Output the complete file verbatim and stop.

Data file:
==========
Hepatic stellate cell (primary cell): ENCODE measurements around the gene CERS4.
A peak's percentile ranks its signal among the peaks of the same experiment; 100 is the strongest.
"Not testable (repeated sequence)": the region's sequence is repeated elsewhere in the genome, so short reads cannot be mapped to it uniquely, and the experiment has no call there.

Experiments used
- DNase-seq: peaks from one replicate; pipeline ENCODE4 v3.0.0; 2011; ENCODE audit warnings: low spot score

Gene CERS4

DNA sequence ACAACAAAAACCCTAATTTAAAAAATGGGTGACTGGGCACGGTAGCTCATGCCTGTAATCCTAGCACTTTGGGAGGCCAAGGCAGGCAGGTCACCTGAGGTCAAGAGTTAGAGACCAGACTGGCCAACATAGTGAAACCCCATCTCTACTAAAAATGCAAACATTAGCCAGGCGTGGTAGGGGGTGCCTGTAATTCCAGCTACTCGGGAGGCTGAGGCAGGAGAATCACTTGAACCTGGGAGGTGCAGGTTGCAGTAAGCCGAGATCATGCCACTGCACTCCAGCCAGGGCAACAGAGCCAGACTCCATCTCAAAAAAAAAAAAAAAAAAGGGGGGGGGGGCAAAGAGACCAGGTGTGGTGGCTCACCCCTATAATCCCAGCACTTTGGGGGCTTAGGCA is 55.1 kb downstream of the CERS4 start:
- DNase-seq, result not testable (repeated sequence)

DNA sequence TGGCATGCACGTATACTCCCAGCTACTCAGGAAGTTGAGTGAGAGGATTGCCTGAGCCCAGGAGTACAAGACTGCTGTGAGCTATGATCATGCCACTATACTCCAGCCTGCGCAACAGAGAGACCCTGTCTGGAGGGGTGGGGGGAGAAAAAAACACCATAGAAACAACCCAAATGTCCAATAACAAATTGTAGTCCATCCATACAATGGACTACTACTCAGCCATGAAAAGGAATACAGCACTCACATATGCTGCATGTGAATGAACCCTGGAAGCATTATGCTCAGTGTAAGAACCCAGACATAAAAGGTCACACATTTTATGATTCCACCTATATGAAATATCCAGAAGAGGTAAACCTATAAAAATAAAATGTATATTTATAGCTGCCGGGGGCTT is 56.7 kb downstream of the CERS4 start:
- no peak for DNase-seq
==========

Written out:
Hepatic stellate cell (primary cell): ENCODE measurements around the gene CERS4.
A peak's percentile ranks its signal among the peaks of the same experiment; 100 is the strongest.
"Not testable (repeated sequence)": the region's sequence is repeated elsewhere in the genome, so short reads cannot be mapped to it uniquely, and the experiment has no call there.

Experiments used
- DNase-seq: peaks from one replicate; pipeline ENCODE4 v3.0.0; 2011; ENCODE audit warnings: low spot score

Gene CERS4

DNA sequence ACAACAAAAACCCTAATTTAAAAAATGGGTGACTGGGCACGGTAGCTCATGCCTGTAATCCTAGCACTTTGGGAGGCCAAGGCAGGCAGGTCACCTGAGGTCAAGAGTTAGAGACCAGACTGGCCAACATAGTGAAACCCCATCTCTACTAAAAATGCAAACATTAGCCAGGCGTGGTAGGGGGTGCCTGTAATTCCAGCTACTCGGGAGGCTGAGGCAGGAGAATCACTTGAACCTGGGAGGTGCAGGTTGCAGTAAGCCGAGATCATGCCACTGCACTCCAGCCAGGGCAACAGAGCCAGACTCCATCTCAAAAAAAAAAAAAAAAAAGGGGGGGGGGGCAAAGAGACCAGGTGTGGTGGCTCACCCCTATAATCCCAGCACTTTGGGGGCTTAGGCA is 55.1 kb downstream of the CERS4 start:
- DNase-seq, result not testable (repeated sequence)

DNA sequence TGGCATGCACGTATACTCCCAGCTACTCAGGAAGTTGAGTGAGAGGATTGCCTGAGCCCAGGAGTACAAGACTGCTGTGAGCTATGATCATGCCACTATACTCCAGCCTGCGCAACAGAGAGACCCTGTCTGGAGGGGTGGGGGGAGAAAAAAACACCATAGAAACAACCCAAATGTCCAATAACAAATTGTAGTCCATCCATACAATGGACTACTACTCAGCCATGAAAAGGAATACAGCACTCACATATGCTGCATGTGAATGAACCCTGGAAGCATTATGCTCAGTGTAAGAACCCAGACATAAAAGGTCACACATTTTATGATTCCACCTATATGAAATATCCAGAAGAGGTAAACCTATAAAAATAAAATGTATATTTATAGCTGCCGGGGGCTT is 56.7 kb downstream of the CERS4 start:
- no peak for DNase-seq